WATERTOWN — The Downtown Business Association hopes to present a proposal for a business improvement district in downtown to the City Council by April.
A business improvement district provides services that enhance the area it encompasses like daily trash pickup, improved snow removal, event coordination, collaborative marketing and beautification projects. Districts are typically financed through an assessed fee, and the payment rate would be assessed against the property owner, although it could be passed on to tenants.
About 50 people, primarily members of the association, listened to the association’s new president, Joseph A. Wessner, discuss the proposed district Tuesday during the association’s 2019 annual membership meeting at the Jefferson County Historical Society. While the group has yet to work out the particulars of the district, including costs associated with it, Mr. Wessner said its services would focus on four core areas: beautification, security, marketing and business support. The group plans to gather feedback from stakeholders in the coming weeks to determine what services the district should offer.
“That’s why we want to talk with business owners,” Mr. Wessner said.
City Manager Rick Finn proposed forming a business improvement district last fall to make further strides in downtown growth.
Specific boundaries of the district must also be finalized, said Mr. Wessner, also assistant general manager of Coughlin Printing Group. The current iteration of the proposed district follows the boundaries city officials use for the Downtown Revitalization Initiative, spanning portions of Coffeen, Arsenal, State and Factory streets closest to Public Square and following Black River Parkway. Managing a district would require a paid full-time executive director, Mr. Wessner said.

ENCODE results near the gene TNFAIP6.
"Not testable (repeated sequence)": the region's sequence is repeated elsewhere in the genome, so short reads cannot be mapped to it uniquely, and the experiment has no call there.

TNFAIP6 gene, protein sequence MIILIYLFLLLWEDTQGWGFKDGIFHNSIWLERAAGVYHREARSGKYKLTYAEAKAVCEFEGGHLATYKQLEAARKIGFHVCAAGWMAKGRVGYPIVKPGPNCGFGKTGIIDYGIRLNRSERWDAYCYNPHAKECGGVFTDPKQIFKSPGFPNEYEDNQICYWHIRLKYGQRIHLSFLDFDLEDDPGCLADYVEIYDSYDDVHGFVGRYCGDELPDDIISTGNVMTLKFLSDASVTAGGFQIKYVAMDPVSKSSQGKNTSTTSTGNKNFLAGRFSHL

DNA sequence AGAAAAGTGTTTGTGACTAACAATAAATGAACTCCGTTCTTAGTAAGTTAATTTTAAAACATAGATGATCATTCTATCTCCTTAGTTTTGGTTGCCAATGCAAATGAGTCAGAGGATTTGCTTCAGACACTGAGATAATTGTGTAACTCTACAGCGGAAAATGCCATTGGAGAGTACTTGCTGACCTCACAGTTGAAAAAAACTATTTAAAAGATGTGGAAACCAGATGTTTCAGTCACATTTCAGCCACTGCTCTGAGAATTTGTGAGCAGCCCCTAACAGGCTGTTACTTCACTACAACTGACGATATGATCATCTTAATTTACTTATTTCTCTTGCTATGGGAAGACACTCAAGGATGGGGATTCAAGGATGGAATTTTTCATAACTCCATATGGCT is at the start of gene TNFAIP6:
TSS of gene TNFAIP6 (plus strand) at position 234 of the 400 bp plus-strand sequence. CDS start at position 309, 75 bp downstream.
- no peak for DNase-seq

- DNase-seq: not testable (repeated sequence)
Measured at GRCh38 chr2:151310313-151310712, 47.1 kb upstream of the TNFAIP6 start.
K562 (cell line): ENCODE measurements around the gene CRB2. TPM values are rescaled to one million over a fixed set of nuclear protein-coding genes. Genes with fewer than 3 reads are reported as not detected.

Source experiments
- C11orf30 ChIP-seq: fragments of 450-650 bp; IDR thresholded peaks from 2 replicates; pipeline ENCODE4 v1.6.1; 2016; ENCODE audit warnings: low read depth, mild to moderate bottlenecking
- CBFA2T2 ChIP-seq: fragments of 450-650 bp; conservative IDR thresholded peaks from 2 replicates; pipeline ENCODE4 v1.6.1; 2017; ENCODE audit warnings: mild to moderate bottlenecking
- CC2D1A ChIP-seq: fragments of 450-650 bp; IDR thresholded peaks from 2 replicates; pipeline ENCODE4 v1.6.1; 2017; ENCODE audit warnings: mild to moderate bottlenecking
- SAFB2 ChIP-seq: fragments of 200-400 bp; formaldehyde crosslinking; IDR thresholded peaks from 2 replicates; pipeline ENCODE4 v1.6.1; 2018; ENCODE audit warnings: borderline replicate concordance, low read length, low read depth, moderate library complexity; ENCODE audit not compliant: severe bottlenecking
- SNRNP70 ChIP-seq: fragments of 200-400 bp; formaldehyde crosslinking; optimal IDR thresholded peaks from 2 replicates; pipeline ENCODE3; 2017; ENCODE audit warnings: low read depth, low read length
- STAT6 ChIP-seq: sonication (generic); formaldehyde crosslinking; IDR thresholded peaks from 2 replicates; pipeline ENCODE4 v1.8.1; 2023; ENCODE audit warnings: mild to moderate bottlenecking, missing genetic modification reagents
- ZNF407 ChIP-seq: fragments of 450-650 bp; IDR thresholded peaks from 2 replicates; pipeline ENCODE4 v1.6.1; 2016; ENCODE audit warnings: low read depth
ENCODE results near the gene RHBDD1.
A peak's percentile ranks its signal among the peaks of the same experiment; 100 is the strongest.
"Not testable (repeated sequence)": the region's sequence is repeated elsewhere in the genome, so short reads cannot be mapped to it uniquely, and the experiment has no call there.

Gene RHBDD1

Fifty-one percent of property owners would need to sign off to form a district, but Mr. Wessner said the association would like to achieve a 75 percent approval.
“I encourage you to think about the BID, what it could do to help you business and how it can enhance commerce,” said Carol A. Loch, the association’s treasurer, to the crowd.
The idea of forming a business improvement district has already drawn interest and encouragement from some business owners.
Kevin Hoover, co-owner of Downtown Local Lounge, said he believed additional marketing resources provided by a district would help his business, and April M. Walley, also co-owner of the lounge, said she thought it could bring more foot traffic. Both said their approval would be dependent on the cost. Michael Martini, a family owner of Avon Shoes and Orthopedic Center, said he liked the prospect of the district uniting business owners toward the common goal of improving downtown, although his approval would depend on cost too.
“I’m pretty positive about it,” he said.
Business improvement districts have been around since the 1980s. A BID was proposed for downtown in 1993, but several business owners voted against it and quashed it.
New York is home to 130 districts in Batavia, Geneva, Canandaigua, Ithaca and other areas, Mr. Wessner said. New York City alone is home to 70 separate districts.
“We see the BID as a logical step for the downtown revitalization,” Mr. Wessner said.
Any downtown business or property owner interested in learning more about the district can contact Mr. Wessner at 315-755-2721 or at firstname.lastname@example.org.